Quote from weetziebat
o.k. - i've got a question. i have, on occasion, had a drink of alcohol - usually happens with hard alcohol or wine - and my face will turn beet red and my heart starts pounding. quite unpleasant and lasts for up to an hour. but if i drink beer, sometimes my face turns red, but no pounding heart and if i don't have someone tell me my face is red i wouldn't know there is a problem. most of the time, however, i can drink beer without any adverse affects.
[color=#483d8b]i know - just don't drink - but it sucks to always be the designated driver and sit there sipping coke while everyone else enjoys a few drinks. i mean, i'd just like to have a couple of beers with friends, for crying out loud!
[color=#483d8b]did ask my doc but he wasn't much help. suspect he didn't really know cause his answer was a bunch of gobbledy-gook that didn't make much sense.
[color=#483d8b]so.....just wondering.....(and rambling) .....do you guys think this sounds like an allergy or, as long as i don't mind looking a bit sunburned, do you think it is o.k. to drink beer?
appreciate any and all opinions.
just a guess but couldn't your face be turning red from the blood vessels dialating. i know i looked flushed and feel it too when i am drinking. as for the pounding, some red wines give me migraines (seems to be directly related to cost. cheaper = migraine). which could be the pounding feeling you are feeling.
found this on ask alice but i have no idea who alice is http://www.goaskalice.columbia.edu/2327.html
dear wanna drink,
you're probably not the only red one in the bar; as many as 50 percent of people of asian descent experience a flushed complexion after drinking alcohol. alcohol flush reaction, the more technical name, describes the body's inability to break down ingested alcohol completely. you and others like you have an inactive enzyme, aldehyde dehydrogenase 2 (aldh2), which is normally responsible for breaking down acetaldehyde, a byproduct of the metabolism of alcohol. acetaldehyde is a toxin and if your body can't break it down, it accumulates and causes flushing. other symptoms you might experience include dizziness, nausea, headaches, and an increased pulse.
scientists don't know why the enzyme is inactive primarily in people of asian descent, but it is genetic and can be passed on by either or both parents. some researchers find that the presence of the mutation can help account for the lower levels of alcoholism in asian communities, since many of the symptoms of alcohol flush reaction discourage people from drinking. there is some evidence that aldh2 is inactive in higher than average levels in people of jewish descent as well.
because it's genetic, there isn't much you can do to prevent your red face. tolerance levels and the severity of flushing and other symptoms vary from individual to individual, so you might want to test how much alcohol it takes before your rosiness becomes noticeable. if your coloring makes you self-conscious, sometimes the room is dark enough that people may not notice. if people do notice, they may think you are warm or excited to see them. you could also explain to any drinking partners why you're turning red, but it's likely they will soon forget about your flushed face.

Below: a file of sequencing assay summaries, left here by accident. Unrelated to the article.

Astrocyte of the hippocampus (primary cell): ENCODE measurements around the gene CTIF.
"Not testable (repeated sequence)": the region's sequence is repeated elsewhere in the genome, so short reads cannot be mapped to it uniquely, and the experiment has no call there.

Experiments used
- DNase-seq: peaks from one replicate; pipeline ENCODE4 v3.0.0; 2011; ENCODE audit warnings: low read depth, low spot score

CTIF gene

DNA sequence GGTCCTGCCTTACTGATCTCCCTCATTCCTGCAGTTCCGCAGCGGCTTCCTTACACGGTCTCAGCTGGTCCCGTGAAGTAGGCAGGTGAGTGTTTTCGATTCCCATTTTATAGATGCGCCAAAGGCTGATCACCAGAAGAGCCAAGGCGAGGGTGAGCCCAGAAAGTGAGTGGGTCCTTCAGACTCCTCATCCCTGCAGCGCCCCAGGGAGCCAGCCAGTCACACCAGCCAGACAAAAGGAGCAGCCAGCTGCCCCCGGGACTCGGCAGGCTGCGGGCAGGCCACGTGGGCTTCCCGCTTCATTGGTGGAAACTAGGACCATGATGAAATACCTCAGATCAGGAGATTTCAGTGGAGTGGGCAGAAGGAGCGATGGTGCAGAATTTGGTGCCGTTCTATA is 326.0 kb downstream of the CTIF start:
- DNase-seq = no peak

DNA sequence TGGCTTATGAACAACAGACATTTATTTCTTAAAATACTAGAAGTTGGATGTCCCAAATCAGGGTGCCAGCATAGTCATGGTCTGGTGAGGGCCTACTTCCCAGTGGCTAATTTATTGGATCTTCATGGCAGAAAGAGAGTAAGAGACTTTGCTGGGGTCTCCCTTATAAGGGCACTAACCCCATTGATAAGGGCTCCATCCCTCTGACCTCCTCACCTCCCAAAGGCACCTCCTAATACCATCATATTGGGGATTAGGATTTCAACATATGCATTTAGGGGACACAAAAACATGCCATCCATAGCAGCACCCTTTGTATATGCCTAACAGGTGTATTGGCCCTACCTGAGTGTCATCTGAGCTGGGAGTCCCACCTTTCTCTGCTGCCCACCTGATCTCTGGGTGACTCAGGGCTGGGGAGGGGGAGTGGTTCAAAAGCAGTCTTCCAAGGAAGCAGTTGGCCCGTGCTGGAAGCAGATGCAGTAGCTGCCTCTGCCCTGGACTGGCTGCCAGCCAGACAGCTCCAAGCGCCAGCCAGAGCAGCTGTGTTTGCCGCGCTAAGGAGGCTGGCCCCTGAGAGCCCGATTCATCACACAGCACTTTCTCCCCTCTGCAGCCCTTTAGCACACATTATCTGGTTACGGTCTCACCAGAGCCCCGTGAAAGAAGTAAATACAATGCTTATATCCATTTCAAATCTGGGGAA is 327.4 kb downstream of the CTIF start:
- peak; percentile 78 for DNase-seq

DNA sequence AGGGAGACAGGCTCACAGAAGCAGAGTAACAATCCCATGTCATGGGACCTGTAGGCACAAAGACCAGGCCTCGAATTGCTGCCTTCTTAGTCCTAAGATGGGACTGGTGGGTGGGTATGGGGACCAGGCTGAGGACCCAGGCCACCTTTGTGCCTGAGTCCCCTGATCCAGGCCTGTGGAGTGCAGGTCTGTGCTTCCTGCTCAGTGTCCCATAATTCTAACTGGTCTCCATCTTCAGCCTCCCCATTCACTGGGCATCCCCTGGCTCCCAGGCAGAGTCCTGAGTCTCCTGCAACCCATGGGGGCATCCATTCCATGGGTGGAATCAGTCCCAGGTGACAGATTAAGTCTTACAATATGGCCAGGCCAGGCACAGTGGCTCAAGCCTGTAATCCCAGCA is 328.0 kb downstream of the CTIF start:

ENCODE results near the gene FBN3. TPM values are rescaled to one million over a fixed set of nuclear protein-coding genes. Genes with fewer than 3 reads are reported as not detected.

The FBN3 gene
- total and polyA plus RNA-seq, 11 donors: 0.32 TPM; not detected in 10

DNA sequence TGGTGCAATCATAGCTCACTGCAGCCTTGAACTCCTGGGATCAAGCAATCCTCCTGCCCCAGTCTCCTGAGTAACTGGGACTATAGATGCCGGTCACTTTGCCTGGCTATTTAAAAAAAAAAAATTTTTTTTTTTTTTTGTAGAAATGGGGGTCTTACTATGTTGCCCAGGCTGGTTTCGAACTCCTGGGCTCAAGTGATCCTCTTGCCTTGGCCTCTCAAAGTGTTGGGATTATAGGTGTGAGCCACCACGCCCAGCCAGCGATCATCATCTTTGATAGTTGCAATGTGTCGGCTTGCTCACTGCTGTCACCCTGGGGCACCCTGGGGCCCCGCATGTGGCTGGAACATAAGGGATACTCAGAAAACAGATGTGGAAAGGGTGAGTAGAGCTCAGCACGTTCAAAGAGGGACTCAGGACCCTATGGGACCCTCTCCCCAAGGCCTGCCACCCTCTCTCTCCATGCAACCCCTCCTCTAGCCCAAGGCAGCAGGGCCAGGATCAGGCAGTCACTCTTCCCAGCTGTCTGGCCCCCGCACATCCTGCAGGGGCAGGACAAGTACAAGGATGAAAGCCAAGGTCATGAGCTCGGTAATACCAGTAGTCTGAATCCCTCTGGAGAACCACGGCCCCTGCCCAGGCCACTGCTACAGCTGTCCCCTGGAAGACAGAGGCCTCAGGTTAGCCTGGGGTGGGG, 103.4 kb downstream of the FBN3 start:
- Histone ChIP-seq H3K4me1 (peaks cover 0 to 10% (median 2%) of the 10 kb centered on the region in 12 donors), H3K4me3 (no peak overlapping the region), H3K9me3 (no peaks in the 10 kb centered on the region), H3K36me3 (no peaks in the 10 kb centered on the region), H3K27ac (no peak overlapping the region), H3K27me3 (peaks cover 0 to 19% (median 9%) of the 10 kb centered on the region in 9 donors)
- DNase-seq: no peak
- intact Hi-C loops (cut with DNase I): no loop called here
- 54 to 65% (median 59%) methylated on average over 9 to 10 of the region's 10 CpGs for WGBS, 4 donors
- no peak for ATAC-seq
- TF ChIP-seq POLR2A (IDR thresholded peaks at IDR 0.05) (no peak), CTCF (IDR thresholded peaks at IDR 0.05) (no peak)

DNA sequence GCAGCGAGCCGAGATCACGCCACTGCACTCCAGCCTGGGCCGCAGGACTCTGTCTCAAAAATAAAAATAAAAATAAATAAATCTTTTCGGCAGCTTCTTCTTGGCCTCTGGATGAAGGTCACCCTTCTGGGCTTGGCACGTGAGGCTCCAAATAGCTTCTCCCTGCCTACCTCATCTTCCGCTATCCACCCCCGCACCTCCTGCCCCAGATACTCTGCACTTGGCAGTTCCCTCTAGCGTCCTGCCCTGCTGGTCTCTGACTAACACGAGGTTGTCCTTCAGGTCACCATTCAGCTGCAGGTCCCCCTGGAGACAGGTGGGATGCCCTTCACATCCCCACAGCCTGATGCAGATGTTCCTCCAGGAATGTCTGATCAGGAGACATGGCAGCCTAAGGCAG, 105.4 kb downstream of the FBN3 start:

there is some suspicion that a build up of acetaldehyde can cause cancer, but more research needs to be done before a definitive answer can be given. otherwise, there are no known long-term health consequences resulting from the alcohol flush reaction.
and this is from http://www.intelihealth.com/affil/ih/ihtih?t=8487&c=351738&p=~br%2ccni|~st%2c4464|~r%2c wscni012|~b%2c*|&d=dmtatd
when i have a glass of red wine, my face turns bright red. what causes this?
there are several reasons why your face may turn red after drinking wine. first, many people blush or flush easily. this can be a lifelong habit, and happens more commonly in people with a fair complexion or light-colored hair or eyes. flushing is often triggered by emotional reactions, hot or spicy foods and alcohol.
i suspect you may flush from alcohol in general, rather than just red wine. however, some people may be prone to flushing only with specific foods. asians in particular are prone to flushing with alcohol.
rosacea is a common skin condition that can cause the face to turn red. tiny blood vessels in the skin gradually enlarge and cause sunburnlike redness across the cheeks, nose, chin and forehead. many people with rosacea blush or flush easily, especially after drinking alcohol. this condition cannot be cured, although there are ways to keep it under control. rosacea usually appears between the ages of 30 and 50, so it may explain why someone starts to flush only when they reach middle age.
some women experience flushing as a symptom of menopause. certain medications, such as niacin, also can cause flushing. however, neither of these types of flushing tends to be triggered by alcohol.
lastly, there are a few very rare but medically important conditions that can cause your face to turn bright red after drinking alcohol. be sure to see your doctor if diarrhea, wheezing, or lightheadedness accompanies your flushed face.
hope that helps.